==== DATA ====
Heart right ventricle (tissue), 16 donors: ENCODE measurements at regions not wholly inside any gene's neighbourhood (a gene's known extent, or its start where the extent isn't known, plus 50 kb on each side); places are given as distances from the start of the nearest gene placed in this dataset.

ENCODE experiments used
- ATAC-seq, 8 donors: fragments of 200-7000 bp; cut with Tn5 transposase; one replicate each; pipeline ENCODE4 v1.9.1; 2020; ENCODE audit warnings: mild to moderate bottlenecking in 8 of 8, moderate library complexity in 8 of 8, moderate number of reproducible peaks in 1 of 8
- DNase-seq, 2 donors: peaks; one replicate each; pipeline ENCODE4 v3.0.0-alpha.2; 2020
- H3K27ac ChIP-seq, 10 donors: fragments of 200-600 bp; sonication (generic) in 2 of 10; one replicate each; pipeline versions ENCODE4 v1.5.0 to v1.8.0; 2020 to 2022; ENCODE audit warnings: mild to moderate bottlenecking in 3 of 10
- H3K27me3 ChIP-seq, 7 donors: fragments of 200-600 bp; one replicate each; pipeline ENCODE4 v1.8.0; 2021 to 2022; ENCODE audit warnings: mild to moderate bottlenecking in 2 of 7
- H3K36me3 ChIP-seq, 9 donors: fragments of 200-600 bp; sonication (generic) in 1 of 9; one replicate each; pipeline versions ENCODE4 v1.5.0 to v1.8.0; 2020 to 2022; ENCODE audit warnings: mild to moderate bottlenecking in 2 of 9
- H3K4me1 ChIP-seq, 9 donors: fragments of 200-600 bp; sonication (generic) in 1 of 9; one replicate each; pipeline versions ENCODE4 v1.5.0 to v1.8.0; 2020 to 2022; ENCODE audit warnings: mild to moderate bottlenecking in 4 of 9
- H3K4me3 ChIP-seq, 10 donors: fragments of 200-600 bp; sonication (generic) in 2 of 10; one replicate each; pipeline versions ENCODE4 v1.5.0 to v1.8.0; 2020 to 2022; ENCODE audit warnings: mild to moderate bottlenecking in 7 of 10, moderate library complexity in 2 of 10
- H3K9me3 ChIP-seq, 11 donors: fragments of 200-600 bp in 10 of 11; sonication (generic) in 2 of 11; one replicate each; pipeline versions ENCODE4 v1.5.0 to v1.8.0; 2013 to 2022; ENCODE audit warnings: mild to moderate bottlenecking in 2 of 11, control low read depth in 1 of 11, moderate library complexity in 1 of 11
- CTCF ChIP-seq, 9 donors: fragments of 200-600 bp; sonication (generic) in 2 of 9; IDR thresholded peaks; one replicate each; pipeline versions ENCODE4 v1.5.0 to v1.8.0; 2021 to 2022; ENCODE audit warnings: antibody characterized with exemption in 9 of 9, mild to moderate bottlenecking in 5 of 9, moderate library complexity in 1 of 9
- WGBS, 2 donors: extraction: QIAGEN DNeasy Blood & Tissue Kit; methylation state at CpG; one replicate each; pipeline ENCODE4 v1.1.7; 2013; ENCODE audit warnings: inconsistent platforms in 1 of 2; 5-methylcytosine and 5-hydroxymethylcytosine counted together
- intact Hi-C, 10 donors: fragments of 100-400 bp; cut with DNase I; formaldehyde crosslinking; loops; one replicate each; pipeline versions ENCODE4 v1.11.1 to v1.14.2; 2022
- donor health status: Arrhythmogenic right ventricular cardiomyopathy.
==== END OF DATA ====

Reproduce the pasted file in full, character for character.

Heart right ventricle (tissue), 16 donors: ENCODE measurements at regions not wholly inside any gene's neighbourhood (a gene's known extent, or its start where the extent isn't known, plus 50 kb on each side); places are given as distances from the start of the nearest gene placed in this dataset.

ENCODE experiments used
- ATAC-seq, 8 donors: fragments of 200-7000 bp; cut with Tn5 transposase; one replicate each; pipeline ENCODE4 v1.9.1; 2020; ENCODE audit warnings: mild to moderate bottlenecking in 8 of 8, moderate library complexity in 8 of 8, moderate number of reproducible peaks in 1 of 8
- DNase-seq, 2 donors: peaks; one replicate each; pipeline ENCODE4 v3.0.0-alpha.2; 2020
- H3K27ac ChIP-seq, 10 donors: fragments of 200-600 bp; sonication (generic) in 2 of 10; one replicate each; pipeline versions ENCODE4 v1.5.0 to v1.8.0; 2020 to 2022; ENCODE audit warnings: mild to moderate bottlenecking in 3 of 10
- H3K27me3 ChIP-seq, 7 donors: fragments of 200-600 bp; one replicate each; pipeline ENCODE4 v1.8.0; 2021 to 2022; ENCODE audit warnings: mild to moderate bottlenecking in 2 of 7
- H3K36me3 ChIP-seq, 9 donors: fragments of 200-600 bp; sonication (generic) in 1 of 9; one replicate each; pipeline versions ENCODE4 v1.5.0 to v1.8.0; 2020 to 2022; ENCODE audit warnings: mild to moderate bottlenecking in 2 of 9
- H3K4me1 ChIP-seq, 9 donors: fragments of 200-600 bp; sonication (generic) in 1 of 9; one replicate each; pipeline versions ENCODE4 v1.5.0 to v1.8.0; 2020 to 2022; ENCODE audit warnings: mild to moderate bottlenecking in 4 of 9
- H3K4me3 ChIP-seq, 10 donors: fragments of 200-600 bp; sonication (generic) in 2 of 10; one replicate each; pipeline versions ENCODE4 v1.5.0 to v1.8.0; 2020 to 2022; ENCODE audit warnings: mild to moderate bottlenecking in 7 of 10, moderate library complexity in 2 of 10
- H3K9me3 ChIP-seq, 11 donors: fragments of 200-600 bp in 10 of 11; sonication (generic) in 2 of 11; one replicate each; pipeline versions ENCODE4 v1.5.0 to v1.8.0; 2013 to 2022; ENCODE audit warnings: mild to moderate bottlenecking in 2 of 11, control low read depth in 1 of 11, moderate library complexity in 1 of 11
- CTCF ChIP-seq, 9 donors: fragments of 200-600 bp; sonication (generic) in 2 of 9; IDR thresholded peaks; one replicate each; pipeline versions ENCODE4 v1.5.0 to v1.8.0; 2021 to 2022; ENCODE audit warnings: antibody characterized with exemption in 9 of 9, mild to moderate bottlenecking in 5 of 9, moderate library complexity in 1 of 9
- WGBS, 2 donors: extraction: QIAGEN DNeasy Blood & Tissue Kit; methylation state at CpG; one replicate each; pipeline ENCODE4 v1.1.7; 2013; ENCODE audit warnings: inconsistent platforms in 1 of 2; 5-methylcytosine and 5-hydroxymethylcytosine counted together
- intact Hi-C, 10 donors: fragments of 100-400 bp; cut with DNase I; formaldehyde crosslinking; loops; one replicate each; pipeline versions ENCODE4 v1.11.1 to v1.14.2; 2022
- donor health status: Arrhythmogenic right ventricular cardiomyopathy.